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Movie review: Season of the Witch
In this movie, Nicolas Cage plays the role of a crusader of the 14th century who deserts because no longer wanting to participate in the deadly missions on behalf of the Church. He therefore returns to his homeland along with a fellow soldier, only to discover that their country has been ravaged by the Black Death. The plague decimates the population and a church in trouble accuses witchcraft as the cause of the disease, and therefore orders the two crusaders to bring a girl, believed to be a witch, to a remote monastery, where she will be officially judged by monks that will perform a ritual, hoping to end the plague. A priest, a knight in mourning, a criminal serving as guide in exchange for pardon and a young boy who wants to become a knight, will join the mission of the two protagonists. They will go through a scary forest strangely hostile, and defend the girl's fate. But when the group arrives at the monastery, they will make a horrible discovery…
I will try to give you an idea of the movie in case you didn’t watch it yet. The first 3 / 4 of the movie are well set and entertaining. The setting is in my opinion immersive, it is quite credible and, for those who like the dark and magical atmosphere of the plague and the inquisition period, they will also like the representation being recreated in this movie. The objective of the mission, the journey filled with dangers and traps within medieval villages, castles, crumbling bridges and cursed forests, it’s always a winner. Unfortunately the last quarter of the movie is horrible. From the time when the mission arrives at the monastery, it’s better to just get up and leave so you will have a good lasting impression about the movie.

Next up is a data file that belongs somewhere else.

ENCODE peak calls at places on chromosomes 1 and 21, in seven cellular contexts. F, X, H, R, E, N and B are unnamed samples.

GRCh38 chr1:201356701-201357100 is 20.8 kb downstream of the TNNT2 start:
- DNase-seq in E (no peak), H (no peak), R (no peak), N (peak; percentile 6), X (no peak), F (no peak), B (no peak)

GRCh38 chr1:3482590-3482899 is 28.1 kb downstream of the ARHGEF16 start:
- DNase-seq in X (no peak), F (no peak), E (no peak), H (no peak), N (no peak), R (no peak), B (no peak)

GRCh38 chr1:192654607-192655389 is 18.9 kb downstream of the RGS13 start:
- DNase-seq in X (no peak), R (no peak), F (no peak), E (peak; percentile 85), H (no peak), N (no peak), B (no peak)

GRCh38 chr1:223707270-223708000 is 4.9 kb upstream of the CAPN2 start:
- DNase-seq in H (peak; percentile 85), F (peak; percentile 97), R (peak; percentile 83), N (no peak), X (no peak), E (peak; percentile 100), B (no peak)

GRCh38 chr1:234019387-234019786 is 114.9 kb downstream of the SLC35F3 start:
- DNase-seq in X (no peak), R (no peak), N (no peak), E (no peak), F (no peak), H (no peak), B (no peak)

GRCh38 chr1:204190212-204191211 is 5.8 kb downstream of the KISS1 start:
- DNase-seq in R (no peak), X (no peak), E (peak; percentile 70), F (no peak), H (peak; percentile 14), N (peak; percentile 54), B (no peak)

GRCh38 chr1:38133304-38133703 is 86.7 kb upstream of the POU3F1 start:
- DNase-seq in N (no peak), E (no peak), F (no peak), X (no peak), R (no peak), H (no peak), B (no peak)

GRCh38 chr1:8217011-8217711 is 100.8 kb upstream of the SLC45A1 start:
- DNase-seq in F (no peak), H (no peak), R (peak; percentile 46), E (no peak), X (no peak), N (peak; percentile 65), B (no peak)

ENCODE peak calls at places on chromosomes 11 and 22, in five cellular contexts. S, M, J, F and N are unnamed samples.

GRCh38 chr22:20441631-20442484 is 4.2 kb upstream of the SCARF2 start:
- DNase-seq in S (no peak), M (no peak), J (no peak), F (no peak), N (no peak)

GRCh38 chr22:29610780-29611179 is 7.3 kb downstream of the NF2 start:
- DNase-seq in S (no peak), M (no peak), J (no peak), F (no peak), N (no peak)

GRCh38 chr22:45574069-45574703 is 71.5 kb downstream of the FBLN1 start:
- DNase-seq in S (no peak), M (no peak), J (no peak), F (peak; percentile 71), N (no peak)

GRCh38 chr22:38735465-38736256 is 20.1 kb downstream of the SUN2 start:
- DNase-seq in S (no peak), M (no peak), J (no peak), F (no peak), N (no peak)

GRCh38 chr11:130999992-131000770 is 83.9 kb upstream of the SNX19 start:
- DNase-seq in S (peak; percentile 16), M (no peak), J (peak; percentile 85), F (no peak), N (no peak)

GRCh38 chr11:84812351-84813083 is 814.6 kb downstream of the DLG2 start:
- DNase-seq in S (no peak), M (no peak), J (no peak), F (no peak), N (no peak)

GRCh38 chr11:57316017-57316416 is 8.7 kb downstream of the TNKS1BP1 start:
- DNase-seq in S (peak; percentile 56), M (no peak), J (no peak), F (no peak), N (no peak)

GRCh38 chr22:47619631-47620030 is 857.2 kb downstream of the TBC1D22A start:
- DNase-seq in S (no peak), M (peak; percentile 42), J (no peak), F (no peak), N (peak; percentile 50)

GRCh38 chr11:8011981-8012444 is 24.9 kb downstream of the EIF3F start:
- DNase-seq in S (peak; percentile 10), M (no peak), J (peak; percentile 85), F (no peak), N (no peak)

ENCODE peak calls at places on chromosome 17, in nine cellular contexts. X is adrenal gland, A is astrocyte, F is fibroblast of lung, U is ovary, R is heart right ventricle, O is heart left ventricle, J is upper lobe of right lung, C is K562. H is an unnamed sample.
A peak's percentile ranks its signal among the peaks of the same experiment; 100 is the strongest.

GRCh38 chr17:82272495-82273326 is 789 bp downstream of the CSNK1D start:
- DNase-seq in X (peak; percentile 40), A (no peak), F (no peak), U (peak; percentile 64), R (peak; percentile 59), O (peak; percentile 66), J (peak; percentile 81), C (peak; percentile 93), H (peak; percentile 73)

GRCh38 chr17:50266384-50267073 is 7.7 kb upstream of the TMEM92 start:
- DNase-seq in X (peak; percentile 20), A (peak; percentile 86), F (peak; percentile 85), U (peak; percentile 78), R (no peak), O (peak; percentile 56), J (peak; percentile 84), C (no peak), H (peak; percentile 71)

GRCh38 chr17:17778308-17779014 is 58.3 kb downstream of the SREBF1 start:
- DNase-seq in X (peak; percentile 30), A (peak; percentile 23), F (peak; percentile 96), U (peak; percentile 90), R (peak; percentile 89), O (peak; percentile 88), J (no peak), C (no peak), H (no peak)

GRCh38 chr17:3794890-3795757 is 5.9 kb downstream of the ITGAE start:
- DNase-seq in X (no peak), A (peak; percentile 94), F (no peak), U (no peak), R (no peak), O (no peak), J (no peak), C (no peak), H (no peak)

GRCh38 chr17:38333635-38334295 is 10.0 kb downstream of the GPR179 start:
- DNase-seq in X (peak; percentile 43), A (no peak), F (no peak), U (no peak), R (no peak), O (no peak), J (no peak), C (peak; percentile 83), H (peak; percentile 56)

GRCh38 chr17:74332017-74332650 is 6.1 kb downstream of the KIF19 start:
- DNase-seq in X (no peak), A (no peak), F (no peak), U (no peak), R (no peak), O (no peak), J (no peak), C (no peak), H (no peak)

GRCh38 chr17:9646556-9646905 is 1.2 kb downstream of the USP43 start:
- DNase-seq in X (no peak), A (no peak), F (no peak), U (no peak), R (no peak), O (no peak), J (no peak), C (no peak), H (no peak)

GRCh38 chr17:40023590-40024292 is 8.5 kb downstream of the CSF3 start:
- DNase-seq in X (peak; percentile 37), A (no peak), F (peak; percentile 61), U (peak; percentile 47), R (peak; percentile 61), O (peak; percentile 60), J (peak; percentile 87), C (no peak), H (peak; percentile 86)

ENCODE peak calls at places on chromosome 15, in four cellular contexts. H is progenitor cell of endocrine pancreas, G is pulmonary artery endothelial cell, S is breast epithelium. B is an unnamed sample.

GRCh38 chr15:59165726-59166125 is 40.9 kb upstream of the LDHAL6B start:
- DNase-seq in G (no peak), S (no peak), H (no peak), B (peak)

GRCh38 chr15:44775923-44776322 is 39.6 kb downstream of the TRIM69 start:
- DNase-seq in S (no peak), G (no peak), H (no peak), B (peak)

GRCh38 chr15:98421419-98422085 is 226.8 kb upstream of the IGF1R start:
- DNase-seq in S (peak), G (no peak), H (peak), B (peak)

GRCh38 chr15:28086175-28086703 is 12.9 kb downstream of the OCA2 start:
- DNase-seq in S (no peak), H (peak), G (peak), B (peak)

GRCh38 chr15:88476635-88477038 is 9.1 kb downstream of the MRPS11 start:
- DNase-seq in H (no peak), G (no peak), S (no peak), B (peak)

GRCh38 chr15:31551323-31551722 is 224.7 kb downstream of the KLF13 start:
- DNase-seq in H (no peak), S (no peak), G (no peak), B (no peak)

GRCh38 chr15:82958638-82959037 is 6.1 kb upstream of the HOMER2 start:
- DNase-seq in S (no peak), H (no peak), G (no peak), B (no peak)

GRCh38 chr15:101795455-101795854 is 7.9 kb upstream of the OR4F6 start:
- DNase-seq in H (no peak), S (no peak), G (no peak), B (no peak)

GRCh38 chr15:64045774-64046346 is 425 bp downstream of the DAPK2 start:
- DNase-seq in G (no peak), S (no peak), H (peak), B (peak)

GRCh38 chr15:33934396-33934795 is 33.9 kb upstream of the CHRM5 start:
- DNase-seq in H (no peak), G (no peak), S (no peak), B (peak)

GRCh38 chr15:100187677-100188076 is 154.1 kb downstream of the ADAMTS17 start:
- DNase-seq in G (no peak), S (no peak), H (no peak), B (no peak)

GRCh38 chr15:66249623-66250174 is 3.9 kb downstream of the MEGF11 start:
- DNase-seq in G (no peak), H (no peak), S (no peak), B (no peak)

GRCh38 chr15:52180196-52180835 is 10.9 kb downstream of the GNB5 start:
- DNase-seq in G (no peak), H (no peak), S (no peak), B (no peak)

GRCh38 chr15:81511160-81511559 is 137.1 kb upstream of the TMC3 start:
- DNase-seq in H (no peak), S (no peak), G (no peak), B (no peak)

Many reviews have criticized the movie, but, after watching it, I have to say that it wasn't bad at all if not for the last part.
The movie director has worked hard to reach a general climate of "medieval nightmare," creating an atmosphere "dark fairy-tale horror" all things considered credible and that resists to the end, characterized by a style intended to give a dark, unwelcome, serious and threatening atmosfere.
We are far from the usual bloated blockbusters inflated out of all proportion by the usual amazing technological effects. Nothing techno-crazy, then, but the flavor of ancient fable.
Nevertheless, we are talking about a forgettable movie, and modest in scope.
The interpretation of Nicolas Cage is adjusted to the role, although poorly distinguished from the others.